With a rich and colourful history, Magdeburg is one of the oldest cities in the new Laender of the former East Germany. The 1,200 year old capital of Saxony-Anhalt, which was first mentioned in an official document in 805, has become a cosmopolitan city whose rich and colourful past never fails to surprise visitors. Magdeburg Cathedral and the Monastery of Our Blessed Lady are among the many historically important buildings.
Mainz is the city of Gutenberg. Its historic Old Town lies in the shadow of Mainz's Cathedral, formally known as St. Martin Cathedral, and extends to Mainz South railway station. The city's zig-zag alleys pulsate with life, and bear strange names such as "Little Nose Way", "Hering's Fountain Alley" or "Corpse Yard". Broad, roomy squares and places, lovingly restored half-timbered houses and magnificent Baroque churches give the Old Town its charming character.
The city of Munich has a great deal to offer for people of all ages and tastes. Whether you are interested in history, architecture or art; whether you fancy a stroll through the parks or a trip to the Bavaria film studios, or prefer a visit to one of Munich's famous traditional beer gardens, you will always find something exciting to do in this city of many faces.
Nuremberg is a lively city with about half a million inhabitants and a visible history of almost one thousand years. Nuremberg is the city of inventive spirit - innovativeness and the researchers' curiosity are at home here. Nuremberg is an open, tolerant city and offers an excellent quality of living at the heart of a European metropolitan region with 2.5 million citizens.
The Hanse Sail (a sailing event with about 1 million visitors), numerous regattas and sports events, markets and festivals in the Warnemünde and other districts feature in Rostock's calendar of events every year. Rostock, the largest city in Mecklenburg-Vorpommern and its commercial and cultural centre, is a popular travel destination, not only during the summer months. A former member of the Hanseatic League, the city has managed to preserve much of its original charm.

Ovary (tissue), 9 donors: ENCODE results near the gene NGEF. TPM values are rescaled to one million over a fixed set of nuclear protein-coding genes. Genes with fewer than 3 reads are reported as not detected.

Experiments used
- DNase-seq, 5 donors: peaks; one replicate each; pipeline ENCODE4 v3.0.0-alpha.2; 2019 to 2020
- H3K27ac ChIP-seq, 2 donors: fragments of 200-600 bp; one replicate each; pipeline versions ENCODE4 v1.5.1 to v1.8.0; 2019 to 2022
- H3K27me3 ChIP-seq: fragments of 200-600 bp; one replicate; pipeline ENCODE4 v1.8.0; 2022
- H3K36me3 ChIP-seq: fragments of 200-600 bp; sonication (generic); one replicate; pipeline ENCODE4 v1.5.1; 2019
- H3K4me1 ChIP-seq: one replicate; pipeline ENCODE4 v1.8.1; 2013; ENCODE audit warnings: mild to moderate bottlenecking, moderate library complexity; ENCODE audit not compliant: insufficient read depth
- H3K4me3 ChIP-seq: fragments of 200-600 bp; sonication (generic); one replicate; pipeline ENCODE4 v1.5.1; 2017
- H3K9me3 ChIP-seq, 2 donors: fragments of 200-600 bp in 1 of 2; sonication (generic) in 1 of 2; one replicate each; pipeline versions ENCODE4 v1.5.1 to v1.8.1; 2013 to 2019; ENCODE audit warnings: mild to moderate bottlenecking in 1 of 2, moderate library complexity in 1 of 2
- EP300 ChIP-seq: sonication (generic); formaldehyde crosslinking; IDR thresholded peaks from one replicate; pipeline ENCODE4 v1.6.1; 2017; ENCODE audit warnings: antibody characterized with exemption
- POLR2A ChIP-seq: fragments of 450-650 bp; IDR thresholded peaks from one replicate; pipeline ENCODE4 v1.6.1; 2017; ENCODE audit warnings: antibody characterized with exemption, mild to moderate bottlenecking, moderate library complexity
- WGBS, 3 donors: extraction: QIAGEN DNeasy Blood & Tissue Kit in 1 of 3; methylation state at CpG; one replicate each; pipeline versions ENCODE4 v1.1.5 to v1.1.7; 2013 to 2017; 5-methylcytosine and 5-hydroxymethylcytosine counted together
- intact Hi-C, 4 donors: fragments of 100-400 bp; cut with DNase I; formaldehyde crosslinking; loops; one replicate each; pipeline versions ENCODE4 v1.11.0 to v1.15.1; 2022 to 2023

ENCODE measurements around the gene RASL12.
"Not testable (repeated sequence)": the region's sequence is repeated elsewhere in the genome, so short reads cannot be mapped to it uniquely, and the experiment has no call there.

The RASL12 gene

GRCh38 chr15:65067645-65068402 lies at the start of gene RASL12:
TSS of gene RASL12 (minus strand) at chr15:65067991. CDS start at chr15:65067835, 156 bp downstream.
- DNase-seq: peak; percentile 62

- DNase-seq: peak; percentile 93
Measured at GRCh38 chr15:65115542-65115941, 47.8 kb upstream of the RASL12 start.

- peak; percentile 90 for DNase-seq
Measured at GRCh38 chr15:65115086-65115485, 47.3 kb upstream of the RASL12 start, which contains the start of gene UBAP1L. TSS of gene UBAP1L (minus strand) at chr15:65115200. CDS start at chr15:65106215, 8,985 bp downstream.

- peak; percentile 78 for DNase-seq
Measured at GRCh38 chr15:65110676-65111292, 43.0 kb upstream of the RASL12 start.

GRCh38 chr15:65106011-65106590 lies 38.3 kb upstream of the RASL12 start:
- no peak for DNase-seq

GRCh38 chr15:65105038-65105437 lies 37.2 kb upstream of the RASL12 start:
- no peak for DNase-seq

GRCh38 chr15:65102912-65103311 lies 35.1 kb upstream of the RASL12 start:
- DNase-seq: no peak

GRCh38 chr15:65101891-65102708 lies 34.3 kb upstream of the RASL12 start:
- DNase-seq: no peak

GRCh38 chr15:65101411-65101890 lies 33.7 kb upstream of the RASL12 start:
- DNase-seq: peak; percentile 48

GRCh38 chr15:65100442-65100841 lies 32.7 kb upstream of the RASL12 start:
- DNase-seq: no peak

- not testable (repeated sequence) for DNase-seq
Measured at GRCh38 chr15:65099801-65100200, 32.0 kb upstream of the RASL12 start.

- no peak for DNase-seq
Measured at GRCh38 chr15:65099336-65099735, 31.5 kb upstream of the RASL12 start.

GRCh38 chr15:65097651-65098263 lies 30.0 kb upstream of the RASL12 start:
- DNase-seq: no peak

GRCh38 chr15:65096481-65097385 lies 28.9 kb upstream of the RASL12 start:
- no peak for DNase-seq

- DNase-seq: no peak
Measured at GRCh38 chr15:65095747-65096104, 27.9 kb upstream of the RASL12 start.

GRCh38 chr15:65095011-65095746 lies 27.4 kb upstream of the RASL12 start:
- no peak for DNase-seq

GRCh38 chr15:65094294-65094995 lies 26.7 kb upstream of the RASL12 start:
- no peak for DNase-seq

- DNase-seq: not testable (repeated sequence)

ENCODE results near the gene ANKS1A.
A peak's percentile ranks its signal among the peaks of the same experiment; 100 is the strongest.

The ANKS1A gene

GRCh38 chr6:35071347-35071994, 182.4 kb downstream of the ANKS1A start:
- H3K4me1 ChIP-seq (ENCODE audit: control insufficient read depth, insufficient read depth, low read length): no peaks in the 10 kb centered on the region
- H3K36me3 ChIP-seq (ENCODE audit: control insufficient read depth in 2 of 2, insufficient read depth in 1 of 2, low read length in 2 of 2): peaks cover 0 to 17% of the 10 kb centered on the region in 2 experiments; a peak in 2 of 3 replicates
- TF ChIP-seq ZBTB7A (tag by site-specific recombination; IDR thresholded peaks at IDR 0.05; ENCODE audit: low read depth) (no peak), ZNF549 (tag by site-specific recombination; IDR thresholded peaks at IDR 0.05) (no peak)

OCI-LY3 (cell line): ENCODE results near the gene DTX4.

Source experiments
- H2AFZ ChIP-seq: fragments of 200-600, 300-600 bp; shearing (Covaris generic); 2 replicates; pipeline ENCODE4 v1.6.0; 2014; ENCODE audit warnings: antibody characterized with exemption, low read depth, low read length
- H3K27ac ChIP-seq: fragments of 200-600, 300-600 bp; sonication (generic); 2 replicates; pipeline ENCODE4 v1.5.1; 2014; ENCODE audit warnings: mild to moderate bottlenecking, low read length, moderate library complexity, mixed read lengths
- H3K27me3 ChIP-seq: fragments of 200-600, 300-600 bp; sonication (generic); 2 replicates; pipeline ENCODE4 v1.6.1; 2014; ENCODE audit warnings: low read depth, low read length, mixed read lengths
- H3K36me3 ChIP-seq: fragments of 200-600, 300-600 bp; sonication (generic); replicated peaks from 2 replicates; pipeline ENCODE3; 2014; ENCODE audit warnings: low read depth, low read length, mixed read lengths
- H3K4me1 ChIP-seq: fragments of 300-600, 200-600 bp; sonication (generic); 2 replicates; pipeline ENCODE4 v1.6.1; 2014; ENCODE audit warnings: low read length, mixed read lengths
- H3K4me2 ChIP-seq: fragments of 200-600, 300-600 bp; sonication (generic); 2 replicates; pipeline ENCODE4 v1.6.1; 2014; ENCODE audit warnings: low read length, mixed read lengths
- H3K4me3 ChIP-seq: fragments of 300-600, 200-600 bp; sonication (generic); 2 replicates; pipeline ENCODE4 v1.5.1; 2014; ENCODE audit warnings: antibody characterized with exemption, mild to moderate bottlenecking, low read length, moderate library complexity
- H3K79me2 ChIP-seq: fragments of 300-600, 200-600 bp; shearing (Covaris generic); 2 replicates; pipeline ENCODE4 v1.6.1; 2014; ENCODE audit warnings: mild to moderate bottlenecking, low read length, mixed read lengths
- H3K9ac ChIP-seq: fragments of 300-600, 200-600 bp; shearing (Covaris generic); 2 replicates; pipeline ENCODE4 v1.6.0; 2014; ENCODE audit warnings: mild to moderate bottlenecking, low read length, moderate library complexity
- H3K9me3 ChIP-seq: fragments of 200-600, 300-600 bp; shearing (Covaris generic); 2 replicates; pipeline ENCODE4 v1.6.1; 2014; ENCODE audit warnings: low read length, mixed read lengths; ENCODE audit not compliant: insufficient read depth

Charmingly situated in the heart of one of Germany's largest wine-growing regions, the state capital of Baden-Württemberg delights tourists not only by virtue of its magnificent panorama, its impressive gardens and parks, fine squares, splendid palaces and buildings in a wide range of architectural styles, but also by its cultural diversity.
"Here, you feel as grand and free as the wondrous nature before your eyes" - Goethe's words still ring true today and are a perfect description of what awaits visitors in and around Weimar. It offers beautiful scenery, including seven landscape parks and numerous historical gardens - many of which are included on the UNESCO World Heritage list. It's no surprise that Weimar's theme for the year is "Weimar, the city of parks and gardens".
The highlights in Würzburg are the Würzburg Residence, a UNESCO World Heritage site, the medieval fortress Marienberg, the historic town hall building and the Romanesque cathedral “St. Kilian.” Enjoy breathtaking views of the Marienberg fortress, the pilgrim church "Käppele" and the famous vineyards from the old bridge, called "Alte Mainbrücke".